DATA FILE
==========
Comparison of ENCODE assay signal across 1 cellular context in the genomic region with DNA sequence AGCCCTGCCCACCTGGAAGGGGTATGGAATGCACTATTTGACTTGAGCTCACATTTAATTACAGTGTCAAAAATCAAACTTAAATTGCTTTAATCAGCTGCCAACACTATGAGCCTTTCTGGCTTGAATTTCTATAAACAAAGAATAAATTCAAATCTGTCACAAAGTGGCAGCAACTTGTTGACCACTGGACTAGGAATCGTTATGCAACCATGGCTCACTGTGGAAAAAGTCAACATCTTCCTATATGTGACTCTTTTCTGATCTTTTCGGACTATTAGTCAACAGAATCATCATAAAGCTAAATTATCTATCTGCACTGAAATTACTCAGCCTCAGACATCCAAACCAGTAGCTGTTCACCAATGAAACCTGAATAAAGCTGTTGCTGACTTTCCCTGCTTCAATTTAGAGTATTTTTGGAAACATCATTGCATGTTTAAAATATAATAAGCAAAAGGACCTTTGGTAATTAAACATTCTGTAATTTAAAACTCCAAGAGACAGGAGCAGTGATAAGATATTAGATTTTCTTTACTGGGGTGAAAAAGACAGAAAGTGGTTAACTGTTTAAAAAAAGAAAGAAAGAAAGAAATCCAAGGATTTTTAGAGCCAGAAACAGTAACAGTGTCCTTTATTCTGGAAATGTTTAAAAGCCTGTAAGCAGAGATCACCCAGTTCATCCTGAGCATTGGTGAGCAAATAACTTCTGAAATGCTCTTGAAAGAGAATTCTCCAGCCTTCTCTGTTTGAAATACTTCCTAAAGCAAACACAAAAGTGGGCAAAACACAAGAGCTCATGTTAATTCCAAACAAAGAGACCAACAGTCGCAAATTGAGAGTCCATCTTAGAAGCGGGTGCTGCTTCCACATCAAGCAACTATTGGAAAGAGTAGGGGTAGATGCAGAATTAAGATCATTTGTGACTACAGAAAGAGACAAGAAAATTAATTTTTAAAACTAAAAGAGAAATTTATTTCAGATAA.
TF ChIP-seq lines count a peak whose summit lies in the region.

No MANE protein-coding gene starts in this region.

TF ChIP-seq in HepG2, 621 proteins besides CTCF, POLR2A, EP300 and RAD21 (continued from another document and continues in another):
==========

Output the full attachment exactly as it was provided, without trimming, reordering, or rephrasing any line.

Comparison of ENCODE assay signal across 1 cellular context in the genomic region with DNA sequence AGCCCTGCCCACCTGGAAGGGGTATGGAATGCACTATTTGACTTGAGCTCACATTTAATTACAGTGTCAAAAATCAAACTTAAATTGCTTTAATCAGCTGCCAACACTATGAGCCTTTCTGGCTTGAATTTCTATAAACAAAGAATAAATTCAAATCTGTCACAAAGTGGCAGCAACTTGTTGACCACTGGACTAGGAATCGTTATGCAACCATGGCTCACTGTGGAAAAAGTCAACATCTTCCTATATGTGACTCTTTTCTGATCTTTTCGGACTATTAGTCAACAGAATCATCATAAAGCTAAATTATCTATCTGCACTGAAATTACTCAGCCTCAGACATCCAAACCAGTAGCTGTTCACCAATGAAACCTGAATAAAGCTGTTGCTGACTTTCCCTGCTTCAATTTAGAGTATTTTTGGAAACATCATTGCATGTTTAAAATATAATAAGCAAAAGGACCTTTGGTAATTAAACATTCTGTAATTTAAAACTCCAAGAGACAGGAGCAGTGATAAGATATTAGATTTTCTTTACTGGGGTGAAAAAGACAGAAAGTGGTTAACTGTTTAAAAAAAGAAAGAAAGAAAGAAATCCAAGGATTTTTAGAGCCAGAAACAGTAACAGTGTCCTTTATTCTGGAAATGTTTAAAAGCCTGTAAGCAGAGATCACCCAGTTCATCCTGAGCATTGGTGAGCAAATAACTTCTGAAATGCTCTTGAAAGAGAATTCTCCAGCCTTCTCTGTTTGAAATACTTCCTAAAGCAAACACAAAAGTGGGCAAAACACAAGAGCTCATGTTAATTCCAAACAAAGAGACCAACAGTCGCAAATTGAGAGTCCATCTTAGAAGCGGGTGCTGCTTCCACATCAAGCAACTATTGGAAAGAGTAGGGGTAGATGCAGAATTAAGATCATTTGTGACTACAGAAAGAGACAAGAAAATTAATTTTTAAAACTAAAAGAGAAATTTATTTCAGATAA.
TF ChIP-seq lines count a peak whose summit lies in the region.

No MANE protein-coding gene starts in this region.

TF ChIP-seq in HepG2, 621 proteins besides CTCF, POLR2A, EP300 and RAD21 (continued from another document and continues in another):